Missouri Legislative Session Ended May 15
The 2015 Missouri legislative session ended on Friday, May 15.
The CCHR St. Louis role in all this has been to visit the Capitol each year early in the legislative session, with displays on mental health issues which are visited by various legislators. We also take around information packets and CCHR documentary DVDs to the legislators’ individual offices. We also keep our friends and allies who are actively lobbying at the Capitol informed on mental health. A number of legislators are also on the email list for the CCHR STL newsletter.
There were 9 psychiatric-related bills killed this year:
HB 40 – Requires peace officers to undergo a psychological evaluation every three years.
Died in committee.
HB 59 – Requires certain disclosures by a person applying for a position as a peace officer. Disclosure of any complaints or disciplinary actions, and if so, must undergo psychological evaluation.
Died in committee.
HB 382 – Requires school districts to establish comprehensive guidance and counseling programs for students attending school in the district. Mostly career guidance but does include counseling on “social and personal development,” which would be psych-based.
Majorly toned down as it went through committee, with the “social and personal development” stripped out of it and making the whole thing optional rather than mandatory. This passed through committee but never made it to the floor.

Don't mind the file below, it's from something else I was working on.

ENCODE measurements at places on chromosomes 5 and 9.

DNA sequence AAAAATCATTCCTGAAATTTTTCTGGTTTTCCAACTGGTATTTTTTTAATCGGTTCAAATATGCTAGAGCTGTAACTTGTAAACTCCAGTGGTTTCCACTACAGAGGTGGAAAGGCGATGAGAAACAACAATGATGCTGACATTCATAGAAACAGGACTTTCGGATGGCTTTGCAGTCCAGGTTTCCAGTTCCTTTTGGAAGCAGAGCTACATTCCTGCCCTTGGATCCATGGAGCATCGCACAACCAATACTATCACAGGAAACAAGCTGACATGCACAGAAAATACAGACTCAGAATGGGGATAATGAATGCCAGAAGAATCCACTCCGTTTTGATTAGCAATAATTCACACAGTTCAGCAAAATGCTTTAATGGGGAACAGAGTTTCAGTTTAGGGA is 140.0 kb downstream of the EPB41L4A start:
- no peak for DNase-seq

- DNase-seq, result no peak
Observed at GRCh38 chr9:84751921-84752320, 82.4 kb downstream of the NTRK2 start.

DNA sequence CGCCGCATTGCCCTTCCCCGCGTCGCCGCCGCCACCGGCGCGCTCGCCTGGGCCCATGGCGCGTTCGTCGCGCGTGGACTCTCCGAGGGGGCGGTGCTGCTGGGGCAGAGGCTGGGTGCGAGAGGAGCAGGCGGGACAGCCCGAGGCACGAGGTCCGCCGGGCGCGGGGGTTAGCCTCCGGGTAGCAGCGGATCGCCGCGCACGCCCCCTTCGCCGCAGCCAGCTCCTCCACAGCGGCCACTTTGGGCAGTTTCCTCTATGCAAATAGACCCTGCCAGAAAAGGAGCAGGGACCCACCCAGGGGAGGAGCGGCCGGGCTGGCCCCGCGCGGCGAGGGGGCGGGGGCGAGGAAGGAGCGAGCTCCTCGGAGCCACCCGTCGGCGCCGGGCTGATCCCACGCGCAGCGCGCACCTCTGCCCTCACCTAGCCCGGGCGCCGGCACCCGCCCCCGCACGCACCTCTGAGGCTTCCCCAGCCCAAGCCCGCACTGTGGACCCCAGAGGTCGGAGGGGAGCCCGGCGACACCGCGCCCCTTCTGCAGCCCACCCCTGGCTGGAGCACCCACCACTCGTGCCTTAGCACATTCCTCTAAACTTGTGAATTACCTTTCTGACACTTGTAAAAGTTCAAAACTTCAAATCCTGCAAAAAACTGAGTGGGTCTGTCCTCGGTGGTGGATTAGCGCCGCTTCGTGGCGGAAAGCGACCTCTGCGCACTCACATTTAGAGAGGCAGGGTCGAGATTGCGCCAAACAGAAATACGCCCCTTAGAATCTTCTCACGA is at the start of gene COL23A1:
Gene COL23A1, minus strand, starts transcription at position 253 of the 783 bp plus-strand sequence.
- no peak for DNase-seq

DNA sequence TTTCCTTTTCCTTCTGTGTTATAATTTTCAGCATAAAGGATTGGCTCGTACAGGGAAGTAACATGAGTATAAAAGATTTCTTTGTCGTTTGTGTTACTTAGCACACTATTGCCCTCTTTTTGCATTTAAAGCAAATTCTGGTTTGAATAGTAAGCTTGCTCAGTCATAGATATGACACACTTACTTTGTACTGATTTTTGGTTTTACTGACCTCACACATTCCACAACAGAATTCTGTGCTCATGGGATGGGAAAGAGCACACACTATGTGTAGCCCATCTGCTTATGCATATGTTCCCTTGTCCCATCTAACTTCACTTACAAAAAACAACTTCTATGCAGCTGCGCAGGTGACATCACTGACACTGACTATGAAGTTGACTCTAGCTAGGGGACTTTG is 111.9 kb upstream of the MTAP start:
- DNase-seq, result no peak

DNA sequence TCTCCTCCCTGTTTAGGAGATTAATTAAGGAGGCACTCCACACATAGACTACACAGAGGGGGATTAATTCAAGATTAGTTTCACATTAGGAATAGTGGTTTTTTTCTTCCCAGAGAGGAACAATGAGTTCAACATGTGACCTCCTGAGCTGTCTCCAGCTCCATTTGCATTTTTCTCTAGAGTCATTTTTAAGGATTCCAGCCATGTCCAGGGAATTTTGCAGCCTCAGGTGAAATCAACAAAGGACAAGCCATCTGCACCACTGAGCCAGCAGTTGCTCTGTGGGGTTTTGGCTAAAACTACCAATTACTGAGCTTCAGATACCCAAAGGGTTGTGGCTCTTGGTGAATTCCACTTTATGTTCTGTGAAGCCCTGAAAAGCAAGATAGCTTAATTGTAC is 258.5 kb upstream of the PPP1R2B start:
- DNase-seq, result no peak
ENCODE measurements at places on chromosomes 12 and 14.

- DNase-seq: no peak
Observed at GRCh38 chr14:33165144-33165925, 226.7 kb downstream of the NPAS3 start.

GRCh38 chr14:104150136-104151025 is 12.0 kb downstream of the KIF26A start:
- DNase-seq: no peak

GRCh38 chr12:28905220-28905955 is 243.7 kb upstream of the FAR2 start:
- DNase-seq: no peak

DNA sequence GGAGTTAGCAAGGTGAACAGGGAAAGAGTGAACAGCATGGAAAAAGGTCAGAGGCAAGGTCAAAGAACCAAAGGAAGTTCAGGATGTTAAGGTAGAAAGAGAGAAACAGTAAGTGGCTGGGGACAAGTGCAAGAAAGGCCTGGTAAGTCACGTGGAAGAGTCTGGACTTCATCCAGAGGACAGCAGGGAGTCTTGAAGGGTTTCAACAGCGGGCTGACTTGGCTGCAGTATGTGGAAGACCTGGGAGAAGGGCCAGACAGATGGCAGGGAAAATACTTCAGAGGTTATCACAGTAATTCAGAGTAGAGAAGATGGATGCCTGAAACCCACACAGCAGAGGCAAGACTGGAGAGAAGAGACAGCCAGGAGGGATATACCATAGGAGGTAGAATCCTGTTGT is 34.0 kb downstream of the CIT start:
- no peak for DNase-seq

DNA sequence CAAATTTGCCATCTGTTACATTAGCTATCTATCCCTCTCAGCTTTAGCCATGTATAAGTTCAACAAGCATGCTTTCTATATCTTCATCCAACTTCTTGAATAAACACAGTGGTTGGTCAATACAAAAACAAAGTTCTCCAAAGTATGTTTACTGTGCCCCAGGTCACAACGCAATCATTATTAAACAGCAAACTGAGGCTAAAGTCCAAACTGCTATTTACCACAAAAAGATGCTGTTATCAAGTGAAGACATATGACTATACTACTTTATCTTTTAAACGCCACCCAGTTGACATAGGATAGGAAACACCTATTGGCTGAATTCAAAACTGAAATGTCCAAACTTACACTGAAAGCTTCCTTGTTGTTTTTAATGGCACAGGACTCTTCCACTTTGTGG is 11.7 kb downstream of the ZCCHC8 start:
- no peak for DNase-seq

HB 525 – Specifies that drug courts must be established by every circuit court. These would send someone to (psych) treatment for drug offenses.
Passed through the first level of committee but not all the way through.
HB 764 – Establishes family intervention orders for the treatment of an individual who abuses chemical substances. Very intrusive, forces drug and alcohol users into psych treatment or else they lose their kids.
Hearing held but died in committee.
HB 867 – Establishes an online survey for screening medical students for depression.
This bill was gutted and completely rewritten in committee, finally stating only that medical schools must not prohibit students from participating in such a survey if someone does one, which of course was already true. In this very watered down form, the bill passed through the House and through committee in the Senate, but did not make it to the floor.
HB 1293 – Establishes policies and training for youth suicide awareness and prevention in schools, which would be psych based.
Passed through committee but did not make it to the floor.
SB 281 – Provides reimbursement for behavior assessment and intervention, for behavior management related to physical health conditions.
Passed through committee but never made it to the floor.
SB 328 – Requires school districts to adopt a policy on youth suicide awareness and prevention, and the Dept. of Elementary and Secondary Education to develop guidelines and training materials for it, and allows licensed educators to complete annual training on this as part of their continuing education requirements. This would all be psych oriented.
Passed both houses in different versions and went to a conference committee, but never came to a final vote.
We remind our supporters to participate in the legislative process by contacting your state senators and representatives to express your individual points of view. They do listen. You do have influence. Find out more about the Missouri legislative process at http://www.moga.mo.gov/.
[Many thanks to CCHR STL volunteer Carol Riess for this analysis.]